In the past, we all used to learn public speaking at school. In Ancient Rome and Ancient Greece, rhetoric was a core part of the curriculum. In London, right up until the 19th Century, it was possible to gain a free education in rhetoric but not in maths, such was the importance that was placed on the topic. The thinking was clear: you could not have a fair society unless everyone had a fair opportunity to express themselves.

Today, teaching of rhetoric is restricted to a narrow elite. It is no coincidence that 19 of Britain’s last 50 Prime Ministers went to Eton. Eton has always invested in the teaching of rhetoric. Indeed they have just invested 18 million pounds in a new debating chamber.

Developing tomorrow’s leaders starts in today’s schools. The good news is that all the techniques in great public speaking from Ancient Rome and Ancient Greece remain just as relevant today. Aristotle taught us there are three essential ingredients to a good speech.

Aristotle said a good speech must have:

Character (ethos)
Emotion (pathos)
Argument (logos)

First, the speaker must demonstrate good character (ethos). A speech represents a chance to look into someone’s eyes and see the strength of their conviction. This means that when the person delivering the speech stay true to yourself. It doesn’t matter if they speak too quickly, wave their hands around a lot or um and ah. Great speakers can, and do, get away with all of this. The most important thing is that they believe what they are saying. That is something that just can’t be faked. A speaker must speak from the heart.

The second thing a great speaker does is speak about an issue everyone cares about (pathos). Too many speeches are boring. A speech should be as exciting as a film or a great television programme if it is to hold people’s attention. A great speaker will stir feelings within their audience that even their audience can not wholly explain: feelings of pride, passion or pain. They will tell stories, use emotive points of reference and explain why it is that something matters so much.

The third thing a great speaker must do is sound right (logos). The Ancient Romans used to talk about the rule of three. If you put your argument in threes, people are more likely to believe that it is true. There is something in the human brain that loves arguments that come in threes. ‘This, that and the other.’ ‘On your marks, get set, go!’ ‘Ready, aim, fire!’ Great speakers always use the rule of three – over and over and over again. They also combine it alliteration, rhymes and contrasts. It makes them sound more credible, compelling and convincing.

The world is in a state of flux at the moment. It is scandalous that at a time when such gargantuan issues are being debated – like climate change, security, religious freedoms – debate is being restricted to such a narrow minority.

Instead of teaching our children to sit down and shut up, we should be teaching them to stand up and speak out. Let’s put oracy right at the heart of the curriculum, for today’s children, for tomorrow’s world.

What shall we call this grand initiative? Well, here’s an idea. How about democracy?

Some great speeches to watch and discuss in the classroom:

TEDx talk – Speak like a leader by Simon Lancaster

This post originally appeared in First News Schools UK and is reproduced here with Simon Lancaster’s express permission.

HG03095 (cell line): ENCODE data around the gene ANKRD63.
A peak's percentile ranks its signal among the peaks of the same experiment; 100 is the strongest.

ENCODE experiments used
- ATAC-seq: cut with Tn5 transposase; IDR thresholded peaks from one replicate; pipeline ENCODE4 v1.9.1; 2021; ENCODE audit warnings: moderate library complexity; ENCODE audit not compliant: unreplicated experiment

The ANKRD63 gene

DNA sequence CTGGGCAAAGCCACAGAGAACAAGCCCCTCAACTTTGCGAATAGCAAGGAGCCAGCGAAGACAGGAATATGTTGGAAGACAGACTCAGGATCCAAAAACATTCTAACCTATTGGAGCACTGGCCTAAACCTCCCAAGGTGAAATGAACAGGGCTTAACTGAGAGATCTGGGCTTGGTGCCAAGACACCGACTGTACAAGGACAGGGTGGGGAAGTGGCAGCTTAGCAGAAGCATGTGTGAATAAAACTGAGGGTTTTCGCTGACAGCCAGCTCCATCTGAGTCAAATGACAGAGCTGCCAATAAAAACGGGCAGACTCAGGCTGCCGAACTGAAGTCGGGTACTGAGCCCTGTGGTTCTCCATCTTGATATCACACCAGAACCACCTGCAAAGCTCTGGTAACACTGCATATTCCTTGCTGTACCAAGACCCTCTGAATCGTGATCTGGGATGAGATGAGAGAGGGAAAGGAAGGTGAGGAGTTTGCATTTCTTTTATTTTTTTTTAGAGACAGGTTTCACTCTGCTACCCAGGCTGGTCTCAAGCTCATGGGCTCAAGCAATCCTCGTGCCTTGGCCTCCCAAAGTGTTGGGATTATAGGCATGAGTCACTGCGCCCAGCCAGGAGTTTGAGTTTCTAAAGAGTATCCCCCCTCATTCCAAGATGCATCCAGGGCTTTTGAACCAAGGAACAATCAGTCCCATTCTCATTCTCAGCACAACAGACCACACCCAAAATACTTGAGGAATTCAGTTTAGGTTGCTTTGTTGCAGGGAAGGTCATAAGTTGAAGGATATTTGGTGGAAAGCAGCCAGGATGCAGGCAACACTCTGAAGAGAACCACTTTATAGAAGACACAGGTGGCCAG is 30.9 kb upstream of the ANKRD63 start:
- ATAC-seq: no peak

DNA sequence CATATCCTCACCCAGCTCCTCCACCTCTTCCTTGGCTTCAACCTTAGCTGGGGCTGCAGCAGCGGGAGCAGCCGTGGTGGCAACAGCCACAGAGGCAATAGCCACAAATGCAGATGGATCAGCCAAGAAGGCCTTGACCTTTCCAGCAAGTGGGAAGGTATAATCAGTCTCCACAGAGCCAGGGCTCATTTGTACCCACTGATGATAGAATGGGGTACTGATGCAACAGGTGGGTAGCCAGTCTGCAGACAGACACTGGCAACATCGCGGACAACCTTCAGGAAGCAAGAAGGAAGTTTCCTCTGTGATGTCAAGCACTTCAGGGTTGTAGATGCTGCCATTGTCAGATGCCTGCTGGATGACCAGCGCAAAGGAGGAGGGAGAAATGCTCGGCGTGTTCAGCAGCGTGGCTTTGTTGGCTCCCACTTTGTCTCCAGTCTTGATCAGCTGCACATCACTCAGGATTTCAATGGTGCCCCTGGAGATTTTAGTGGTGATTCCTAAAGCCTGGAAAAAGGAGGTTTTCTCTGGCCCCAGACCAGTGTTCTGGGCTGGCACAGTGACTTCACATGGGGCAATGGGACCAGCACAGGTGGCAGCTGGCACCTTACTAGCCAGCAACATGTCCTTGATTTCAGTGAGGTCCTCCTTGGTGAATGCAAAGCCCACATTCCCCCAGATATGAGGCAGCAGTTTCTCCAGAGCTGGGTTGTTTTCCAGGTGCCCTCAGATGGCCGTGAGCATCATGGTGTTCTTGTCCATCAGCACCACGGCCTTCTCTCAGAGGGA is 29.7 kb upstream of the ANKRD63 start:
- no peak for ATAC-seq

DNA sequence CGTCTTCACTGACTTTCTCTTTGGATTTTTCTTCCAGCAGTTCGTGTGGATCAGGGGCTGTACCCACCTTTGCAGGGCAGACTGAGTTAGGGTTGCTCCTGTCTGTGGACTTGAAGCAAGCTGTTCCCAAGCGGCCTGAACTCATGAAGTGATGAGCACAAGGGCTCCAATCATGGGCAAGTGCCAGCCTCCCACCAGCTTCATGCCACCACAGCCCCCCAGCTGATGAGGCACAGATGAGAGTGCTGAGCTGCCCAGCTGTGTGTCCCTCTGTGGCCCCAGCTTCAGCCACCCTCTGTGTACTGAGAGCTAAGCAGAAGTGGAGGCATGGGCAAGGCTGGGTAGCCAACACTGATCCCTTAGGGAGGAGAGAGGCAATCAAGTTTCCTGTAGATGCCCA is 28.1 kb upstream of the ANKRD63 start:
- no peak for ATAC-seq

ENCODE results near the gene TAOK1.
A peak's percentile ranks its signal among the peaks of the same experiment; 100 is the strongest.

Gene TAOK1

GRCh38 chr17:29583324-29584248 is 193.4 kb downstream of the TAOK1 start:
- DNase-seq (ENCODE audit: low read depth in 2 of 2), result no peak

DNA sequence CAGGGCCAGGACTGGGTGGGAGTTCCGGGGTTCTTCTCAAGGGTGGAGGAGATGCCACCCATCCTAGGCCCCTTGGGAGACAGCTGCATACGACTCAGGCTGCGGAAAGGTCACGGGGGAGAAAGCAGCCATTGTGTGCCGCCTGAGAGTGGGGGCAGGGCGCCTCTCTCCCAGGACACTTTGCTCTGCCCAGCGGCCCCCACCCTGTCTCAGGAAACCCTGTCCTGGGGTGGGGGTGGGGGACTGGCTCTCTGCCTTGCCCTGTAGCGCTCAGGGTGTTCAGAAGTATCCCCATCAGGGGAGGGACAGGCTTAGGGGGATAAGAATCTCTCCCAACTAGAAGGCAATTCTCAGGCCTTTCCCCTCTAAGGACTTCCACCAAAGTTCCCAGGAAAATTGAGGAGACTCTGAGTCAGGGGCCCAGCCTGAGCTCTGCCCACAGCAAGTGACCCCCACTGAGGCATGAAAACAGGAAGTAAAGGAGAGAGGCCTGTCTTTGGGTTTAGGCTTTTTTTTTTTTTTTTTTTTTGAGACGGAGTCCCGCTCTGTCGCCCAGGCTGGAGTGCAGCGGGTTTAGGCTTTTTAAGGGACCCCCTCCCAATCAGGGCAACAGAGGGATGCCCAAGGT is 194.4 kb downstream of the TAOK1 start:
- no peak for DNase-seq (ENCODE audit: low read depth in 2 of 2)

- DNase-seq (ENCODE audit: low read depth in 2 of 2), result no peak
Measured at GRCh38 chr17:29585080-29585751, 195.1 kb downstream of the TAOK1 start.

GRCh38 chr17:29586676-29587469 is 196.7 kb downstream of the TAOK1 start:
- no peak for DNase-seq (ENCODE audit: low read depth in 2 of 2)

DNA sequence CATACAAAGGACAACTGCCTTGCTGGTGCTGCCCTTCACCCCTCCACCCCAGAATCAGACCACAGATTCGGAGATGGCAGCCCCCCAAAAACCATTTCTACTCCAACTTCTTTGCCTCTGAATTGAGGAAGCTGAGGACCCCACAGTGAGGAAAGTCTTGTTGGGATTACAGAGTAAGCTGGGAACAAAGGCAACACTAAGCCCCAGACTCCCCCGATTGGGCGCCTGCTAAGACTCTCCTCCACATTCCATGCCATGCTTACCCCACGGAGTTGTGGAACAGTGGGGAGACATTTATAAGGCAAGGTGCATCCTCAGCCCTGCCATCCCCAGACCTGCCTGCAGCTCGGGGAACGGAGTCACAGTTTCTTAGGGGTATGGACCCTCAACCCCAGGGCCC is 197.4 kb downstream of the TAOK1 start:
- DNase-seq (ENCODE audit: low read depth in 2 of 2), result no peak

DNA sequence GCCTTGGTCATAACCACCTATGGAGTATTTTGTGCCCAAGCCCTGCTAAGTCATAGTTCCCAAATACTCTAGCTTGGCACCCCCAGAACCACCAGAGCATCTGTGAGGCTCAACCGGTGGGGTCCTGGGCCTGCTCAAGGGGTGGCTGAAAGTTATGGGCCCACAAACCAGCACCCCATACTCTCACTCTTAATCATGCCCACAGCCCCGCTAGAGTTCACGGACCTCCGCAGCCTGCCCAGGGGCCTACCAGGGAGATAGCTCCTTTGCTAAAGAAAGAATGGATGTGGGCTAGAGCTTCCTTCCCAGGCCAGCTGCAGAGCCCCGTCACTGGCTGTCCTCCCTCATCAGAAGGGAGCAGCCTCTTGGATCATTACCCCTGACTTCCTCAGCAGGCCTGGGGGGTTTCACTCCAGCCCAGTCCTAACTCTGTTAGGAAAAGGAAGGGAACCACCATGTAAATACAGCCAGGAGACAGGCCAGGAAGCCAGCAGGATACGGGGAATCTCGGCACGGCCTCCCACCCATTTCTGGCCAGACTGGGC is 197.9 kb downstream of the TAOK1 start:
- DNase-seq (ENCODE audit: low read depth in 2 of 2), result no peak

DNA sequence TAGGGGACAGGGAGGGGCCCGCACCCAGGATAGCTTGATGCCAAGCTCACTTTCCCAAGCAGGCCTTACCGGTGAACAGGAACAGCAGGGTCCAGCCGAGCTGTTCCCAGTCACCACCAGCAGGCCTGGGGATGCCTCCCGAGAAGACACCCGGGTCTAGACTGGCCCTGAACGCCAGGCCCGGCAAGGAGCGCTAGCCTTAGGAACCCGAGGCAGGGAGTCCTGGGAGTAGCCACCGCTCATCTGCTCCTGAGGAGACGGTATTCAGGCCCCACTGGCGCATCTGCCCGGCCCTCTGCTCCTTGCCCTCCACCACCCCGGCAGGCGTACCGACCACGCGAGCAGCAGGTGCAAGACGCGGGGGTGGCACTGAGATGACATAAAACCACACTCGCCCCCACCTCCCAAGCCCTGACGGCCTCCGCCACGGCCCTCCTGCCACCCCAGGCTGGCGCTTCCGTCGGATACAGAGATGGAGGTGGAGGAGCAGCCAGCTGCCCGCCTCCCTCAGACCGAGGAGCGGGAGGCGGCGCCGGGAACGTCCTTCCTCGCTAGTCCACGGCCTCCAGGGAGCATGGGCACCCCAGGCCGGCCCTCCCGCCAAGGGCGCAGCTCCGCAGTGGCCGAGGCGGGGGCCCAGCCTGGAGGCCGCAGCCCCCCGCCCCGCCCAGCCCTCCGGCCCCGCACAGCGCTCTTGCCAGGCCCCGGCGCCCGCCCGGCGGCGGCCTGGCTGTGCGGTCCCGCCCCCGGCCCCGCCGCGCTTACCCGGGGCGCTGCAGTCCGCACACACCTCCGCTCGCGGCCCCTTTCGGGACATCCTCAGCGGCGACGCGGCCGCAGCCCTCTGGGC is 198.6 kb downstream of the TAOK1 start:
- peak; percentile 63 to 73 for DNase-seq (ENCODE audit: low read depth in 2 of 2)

Guest Posting: Rhetoric Revisited: FDR’s “Infamy” Speech, by Robert Lehrman

Former Chief Speechwriter to Vice President Al Gore in the White House, Bob Lehrman has written four novels, the highly praised The Political Speechwriter’s Companion (CQ Press 2009), and has now co-authored and co-edited a new book: Democratic Oratory from JFK to Barack Obama (Palgrave Macmillan 2016). He teaches public speaking and political speechwriting at American University.

Rhetoric Revisited: FDR’s “Infamy” Speech

Really, he’d hoped to spend that afternoon up in the second floor study, magnifying glass in hand, working on the stamp collection that since boyhood had taught him about the world. But FDR was president, with work to do. He was talking policy with one of his aides when Navy Secretary Frank Knox called.

“Mr. President,” he said, sounding doubtful, “it looks like the Japanese have attacked Pearl Harbor.”

Perl Harbor
USS Shaw exploding during the Japanese raid on Pearl Harbor. By an unknown photographer, December 7, 1941. Courtesy of the National Archives and Records Administration.

Roosevelt had no doubts. He knew it was true—and what it meant: war. And a war many Americans did not want, including Charles Lindbergh, whose America First campaign had blocked FDR’s attempt to build up America’s military. Three hours later, FDR called Grace Tully, his secretary, and dictated a speech he would deliver to Congress. The next day, he sat in the House Chamber, wheelchair carefully hidden from photographers, and uttered the words Americans remember about a day “that will live in infamy.”

It’s one of the most famous speeches in American history, though it’s safe to say most Americans remember only that phrase. But on 75th anniversary of the attack, it’s worth asking: What makes it so famous?

It’s not just because the United States would declare war. Who remembers a word of other speeches by presidents asking for war—in 1812, 1846, 1898, or 1917? In fact, I wrote a speech for my boss, Democratic Majority Whip, Bill Gray, during that 1991 debate on the First Gulf War. I remember sitting in the House Chamber watching an incredible sight: Members speaking, then actually sticking around to hear others. I don’t remember the declaration at all.